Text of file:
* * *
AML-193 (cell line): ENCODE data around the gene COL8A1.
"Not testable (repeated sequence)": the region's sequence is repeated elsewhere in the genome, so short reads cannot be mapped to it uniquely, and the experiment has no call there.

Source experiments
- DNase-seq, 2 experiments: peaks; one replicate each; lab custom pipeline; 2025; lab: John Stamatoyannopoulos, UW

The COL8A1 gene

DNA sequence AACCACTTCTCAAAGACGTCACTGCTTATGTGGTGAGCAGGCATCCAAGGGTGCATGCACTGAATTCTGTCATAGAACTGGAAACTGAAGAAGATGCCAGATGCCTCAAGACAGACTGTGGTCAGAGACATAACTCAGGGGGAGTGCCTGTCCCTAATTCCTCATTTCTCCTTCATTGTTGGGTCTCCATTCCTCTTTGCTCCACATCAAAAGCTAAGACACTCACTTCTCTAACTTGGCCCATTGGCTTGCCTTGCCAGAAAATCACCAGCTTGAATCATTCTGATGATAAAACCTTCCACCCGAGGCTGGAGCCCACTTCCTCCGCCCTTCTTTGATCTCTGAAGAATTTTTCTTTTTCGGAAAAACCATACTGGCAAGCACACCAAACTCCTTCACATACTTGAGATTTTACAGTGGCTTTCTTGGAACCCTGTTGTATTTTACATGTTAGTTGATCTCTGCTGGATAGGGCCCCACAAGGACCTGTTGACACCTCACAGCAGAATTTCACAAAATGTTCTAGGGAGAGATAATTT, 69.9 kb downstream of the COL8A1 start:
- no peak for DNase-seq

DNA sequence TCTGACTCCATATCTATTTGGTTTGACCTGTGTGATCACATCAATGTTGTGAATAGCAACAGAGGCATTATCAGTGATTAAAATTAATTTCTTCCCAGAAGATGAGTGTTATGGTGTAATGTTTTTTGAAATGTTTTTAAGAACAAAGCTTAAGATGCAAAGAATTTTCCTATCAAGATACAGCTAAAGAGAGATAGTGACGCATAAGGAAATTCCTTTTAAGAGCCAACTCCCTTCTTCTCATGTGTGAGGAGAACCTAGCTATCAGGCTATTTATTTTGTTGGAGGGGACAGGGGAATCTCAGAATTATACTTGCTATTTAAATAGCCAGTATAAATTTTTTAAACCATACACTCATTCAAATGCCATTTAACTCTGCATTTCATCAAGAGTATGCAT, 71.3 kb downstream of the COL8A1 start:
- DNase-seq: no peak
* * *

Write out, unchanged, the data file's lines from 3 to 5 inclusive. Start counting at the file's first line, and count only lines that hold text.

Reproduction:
Source experiments
- DNase-seq, 2 experiments: peaks; one replicate each; lab custom pipeline; 2025; lab: John Stamatoyannopoulos, UW

The COL8A1 gene